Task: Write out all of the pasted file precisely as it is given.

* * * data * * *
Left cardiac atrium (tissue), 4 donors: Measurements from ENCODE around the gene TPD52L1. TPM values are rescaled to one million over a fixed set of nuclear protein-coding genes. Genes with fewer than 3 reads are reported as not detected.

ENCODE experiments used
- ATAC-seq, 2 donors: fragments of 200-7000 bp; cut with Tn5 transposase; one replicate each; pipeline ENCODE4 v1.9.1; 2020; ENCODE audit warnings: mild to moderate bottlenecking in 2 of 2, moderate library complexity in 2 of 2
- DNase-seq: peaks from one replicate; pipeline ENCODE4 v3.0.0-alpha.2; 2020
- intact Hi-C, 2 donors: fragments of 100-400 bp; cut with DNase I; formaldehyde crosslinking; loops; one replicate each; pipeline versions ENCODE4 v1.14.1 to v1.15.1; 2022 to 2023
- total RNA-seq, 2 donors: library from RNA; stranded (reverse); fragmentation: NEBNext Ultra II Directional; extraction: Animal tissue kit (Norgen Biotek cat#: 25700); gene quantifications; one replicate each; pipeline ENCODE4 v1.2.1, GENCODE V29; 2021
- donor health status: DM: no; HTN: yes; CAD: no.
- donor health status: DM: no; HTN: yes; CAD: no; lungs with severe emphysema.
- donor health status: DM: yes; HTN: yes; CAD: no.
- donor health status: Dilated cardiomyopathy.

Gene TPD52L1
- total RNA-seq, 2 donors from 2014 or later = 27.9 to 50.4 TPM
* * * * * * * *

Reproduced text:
Left cardiac atrium (tissue), 4 donors: Measurements from ENCODE around the gene TPD52L1. TPM values are rescaled to one million over a fixed set of nuclear protein-coding genes. Genes with fewer than 3 reads are reported as not detected.

ENCODE experiments used
- ATAC-seq, 2 donors: fragments of 200-7000 bp; cut with Tn5 transposase; one replicate each; pipeline ENCODE4 v1.9.1; 2020; ENCODE audit warnings: mild to moderate bottlenecking in 2 of 2, moderate library complexity in 2 of 2
- DNase-seq: peaks from one replicate; pipeline ENCODE4 v3.0.0-alpha.2; 2020
- intact Hi-C, 2 donors: fragments of 100-400 bp; cut with DNase I; formaldehyde crosslinking; loops; one replicate each; pipeline versions ENCODE4 v1.14.1 to v1.15.1; 2022 to 2023
- total RNA-seq, 2 donors: library from RNA; stranded (reverse); fragmentation: NEBNext Ultra II Directional; extraction: Animal tissue kit (Norgen Biotek cat#: 25700); gene quantifications; one replicate each; pipeline ENCODE4 v1.2.1, GENCODE V29; 2021
- donor health status: DM: no; HTN: yes; CAD: no.
- donor health status: DM: no; HTN: yes; CAD: no; lungs with severe emphysema.
- donor health status: DM: yes; HTN: yes; CAD: no.
- donor health status: Dilated cardiomyopathy.

Gene TPD52L1
- total RNA-seq, 2 donors from 2014 or later = 27.9 to 50.4 TPM